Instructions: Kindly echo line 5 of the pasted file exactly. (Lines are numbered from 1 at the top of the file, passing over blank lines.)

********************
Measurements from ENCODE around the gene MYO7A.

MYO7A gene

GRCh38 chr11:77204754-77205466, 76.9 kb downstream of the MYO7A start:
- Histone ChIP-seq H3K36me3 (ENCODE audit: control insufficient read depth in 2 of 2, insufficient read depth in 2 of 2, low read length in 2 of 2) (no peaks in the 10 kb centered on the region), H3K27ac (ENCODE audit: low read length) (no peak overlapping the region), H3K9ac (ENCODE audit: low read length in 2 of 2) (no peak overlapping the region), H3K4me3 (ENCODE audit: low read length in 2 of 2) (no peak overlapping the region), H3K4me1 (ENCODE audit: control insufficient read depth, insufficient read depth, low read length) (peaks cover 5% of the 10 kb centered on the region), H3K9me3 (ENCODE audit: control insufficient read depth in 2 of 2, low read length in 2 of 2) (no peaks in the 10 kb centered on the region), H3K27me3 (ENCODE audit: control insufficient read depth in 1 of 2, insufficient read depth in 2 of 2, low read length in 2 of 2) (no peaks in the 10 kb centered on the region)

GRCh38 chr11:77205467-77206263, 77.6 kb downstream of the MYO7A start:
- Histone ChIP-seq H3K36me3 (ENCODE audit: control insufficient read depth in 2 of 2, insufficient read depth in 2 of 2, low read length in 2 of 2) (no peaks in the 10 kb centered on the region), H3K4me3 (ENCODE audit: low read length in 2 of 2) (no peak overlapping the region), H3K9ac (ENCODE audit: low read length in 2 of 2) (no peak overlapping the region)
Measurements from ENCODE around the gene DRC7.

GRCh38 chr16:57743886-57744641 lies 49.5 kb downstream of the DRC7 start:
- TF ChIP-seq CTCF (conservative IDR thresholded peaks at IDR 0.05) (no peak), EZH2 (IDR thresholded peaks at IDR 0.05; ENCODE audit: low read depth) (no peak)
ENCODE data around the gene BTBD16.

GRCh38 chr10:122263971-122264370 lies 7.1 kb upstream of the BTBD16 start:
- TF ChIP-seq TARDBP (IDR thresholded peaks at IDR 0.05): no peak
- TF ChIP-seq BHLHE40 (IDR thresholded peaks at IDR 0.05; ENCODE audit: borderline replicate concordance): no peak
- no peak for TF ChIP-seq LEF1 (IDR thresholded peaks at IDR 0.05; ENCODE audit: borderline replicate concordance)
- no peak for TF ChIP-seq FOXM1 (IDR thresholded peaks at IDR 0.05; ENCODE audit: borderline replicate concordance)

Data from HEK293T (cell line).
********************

GRCh38 chr11:77205467-77206263, 77.6 kb downstream of the MYO7A start: